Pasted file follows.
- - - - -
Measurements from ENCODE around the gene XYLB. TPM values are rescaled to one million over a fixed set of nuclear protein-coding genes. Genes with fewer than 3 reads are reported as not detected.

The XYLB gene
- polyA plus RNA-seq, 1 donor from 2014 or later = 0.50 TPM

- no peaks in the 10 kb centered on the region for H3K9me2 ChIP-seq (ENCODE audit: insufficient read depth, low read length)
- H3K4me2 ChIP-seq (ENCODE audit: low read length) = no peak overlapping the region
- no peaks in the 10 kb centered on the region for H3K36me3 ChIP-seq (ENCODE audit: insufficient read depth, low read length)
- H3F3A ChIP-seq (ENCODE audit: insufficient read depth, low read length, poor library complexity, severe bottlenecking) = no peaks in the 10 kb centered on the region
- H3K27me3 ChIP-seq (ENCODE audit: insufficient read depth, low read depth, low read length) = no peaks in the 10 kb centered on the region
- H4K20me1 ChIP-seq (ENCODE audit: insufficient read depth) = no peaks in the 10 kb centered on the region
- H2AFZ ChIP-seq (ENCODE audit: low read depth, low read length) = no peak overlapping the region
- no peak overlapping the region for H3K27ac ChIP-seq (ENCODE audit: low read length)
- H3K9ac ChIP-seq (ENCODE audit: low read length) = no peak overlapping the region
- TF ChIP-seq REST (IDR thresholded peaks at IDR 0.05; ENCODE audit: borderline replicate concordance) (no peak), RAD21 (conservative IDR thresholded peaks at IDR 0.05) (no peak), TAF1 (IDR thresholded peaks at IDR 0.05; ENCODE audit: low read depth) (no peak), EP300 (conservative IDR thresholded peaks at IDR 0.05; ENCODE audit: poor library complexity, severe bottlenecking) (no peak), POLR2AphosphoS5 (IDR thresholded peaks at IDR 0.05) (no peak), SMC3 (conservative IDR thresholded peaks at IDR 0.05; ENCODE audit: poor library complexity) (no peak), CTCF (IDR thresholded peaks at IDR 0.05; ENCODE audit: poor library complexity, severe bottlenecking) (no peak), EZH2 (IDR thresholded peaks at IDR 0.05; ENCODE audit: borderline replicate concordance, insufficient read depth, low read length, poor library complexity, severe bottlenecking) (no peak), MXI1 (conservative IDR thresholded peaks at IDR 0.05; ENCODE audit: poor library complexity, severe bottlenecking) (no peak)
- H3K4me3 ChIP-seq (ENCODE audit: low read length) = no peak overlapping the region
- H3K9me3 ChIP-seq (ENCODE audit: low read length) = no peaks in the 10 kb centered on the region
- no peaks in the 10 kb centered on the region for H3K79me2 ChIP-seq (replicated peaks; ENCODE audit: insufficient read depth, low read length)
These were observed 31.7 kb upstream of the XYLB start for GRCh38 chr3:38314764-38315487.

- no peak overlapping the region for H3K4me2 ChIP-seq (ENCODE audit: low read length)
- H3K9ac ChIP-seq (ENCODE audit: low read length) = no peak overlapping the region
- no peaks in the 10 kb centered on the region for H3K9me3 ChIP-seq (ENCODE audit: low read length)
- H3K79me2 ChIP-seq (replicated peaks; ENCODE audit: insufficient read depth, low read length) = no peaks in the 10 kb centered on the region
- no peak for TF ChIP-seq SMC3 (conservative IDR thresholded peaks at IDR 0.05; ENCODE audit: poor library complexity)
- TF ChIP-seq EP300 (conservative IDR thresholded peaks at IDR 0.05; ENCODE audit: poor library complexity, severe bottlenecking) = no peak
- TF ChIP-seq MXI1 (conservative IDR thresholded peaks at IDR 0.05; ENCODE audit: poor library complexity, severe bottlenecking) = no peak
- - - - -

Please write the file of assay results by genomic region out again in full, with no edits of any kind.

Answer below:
Measurements from ENCODE around the gene XYLB. TPM values are rescaled to one million over a fixed set of nuclear protein-coding genes. Genes with fewer than 3 reads are reported as not detected.

The XYLB gene
- polyA plus RNA-seq, 1 donor from 2014 or later = 0.50 TPM

- no peaks in the 10 kb centered on the region for H3K9me2 ChIP-seq (ENCODE audit: insufficient read depth, low read length)
- H3K4me2 ChIP-seq (ENCODE audit: low read length) = no peak overlapping the region
- no peaks in the 10 kb centered on the region for H3K36me3 ChIP-seq (ENCODE audit: insufficient read depth, low read length)
- H3F3A ChIP-seq (ENCODE audit: insufficient read depth, low read length, poor library complexity, severe bottlenecking) = no peaks in the 10 kb centered on the region
- H3K27me3 ChIP-seq (ENCODE audit: insufficient read depth, low read depth, low read length) = no peaks in the 10 kb centered on the region
- H4K20me1 ChIP-seq (ENCODE audit: insufficient read depth) = no peaks in the 10 kb centered on the region
- H2AFZ ChIP-seq (ENCODE audit: low read depth, low read length) = no peak overlapping the region
- no peak overlapping the region for H3K27ac ChIP-seq (ENCODE audit: low read length)
- H3K9ac ChIP-seq (ENCODE audit: low read length) = no peak overlapping the region
- TF ChIP-seq REST (IDR thresholded peaks at IDR 0.05; ENCODE audit: borderline replicate concordance) (no peak), RAD21 (conservative IDR thresholded peaks at IDR 0.05) (no peak), TAF1 (IDR thresholded peaks at IDR 0.05; ENCODE audit: low read depth) (no peak), EP300 (conservative IDR thresholded peaks at IDR 0.05; ENCODE audit: poor library complexity, severe bottlenecking) (no peak), POLR2AphosphoS5 (IDR thresholded peaks at IDR 0.05) (no peak), SMC3 (conservative IDR thresholded peaks at IDR 0.05; ENCODE audit: poor library complexity) (no peak), CTCF (IDR thresholded peaks at IDR 0.05; ENCODE audit: poor library complexity, severe bottlenecking) (no peak), EZH2 (IDR thresholded peaks at IDR 0.05; ENCODE audit: borderline replicate concordance, insufficient read depth, low read length, poor library complexity, severe bottlenecking) (no peak), MXI1 (conservative IDR thresholded peaks at IDR 0.05; ENCODE audit: poor library complexity, severe bottlenecking) (no peak)
- H3K4me3 ChIP-seq (ENCODE audit: low read length) = no peak overlapping the region
- H3K9me3 ChIP-seq (ENCODE audit: low read length) = no peaks in the 10 kb centered on the region
- no peaks in the 10 kb centered on the region for H3K79me2 ChIP-seq (replicated peaks; ENCODE audit: insufficient read depth, low read length)
These were observed 31.7 kb upstream of the XYLB start for GRCh38 chr3:38314764-38315487.

- no peak overlapping the region for H3K4me2 ChIP-seq (ENCODE audit: low read length)
- H3K9ac ChIP-seq (ENCODE audit: low read length) = no peak overlapping the region
- no peaks in the 10 kb centered on the region for H3K9me3 ChIP-seq (ENCODE audit: low read length)
- H3K79me2 ChIP-seq (replicated peaks; ENCODE audit: insufficient read depth, low read length) = no peaks in the 10 kb centered on the region
- no peak for TF ChIP-seq SMC3 (conservative IDR thresholded peaks at IDR 0.05; ENCODE audit: poor library complexity)
- TF ChIP-seq EP300 (conservative IDR thresholded peaks at IDR 0.05; ENCODE audit: poor library complexity, severe bottlenecking) = no peak
- TF ChIP-seq MXI1 (conservative IDR thresholded peaks at IDR 0.05; ENCODE audit: poor library complexity, severe bottlenecking) = no peak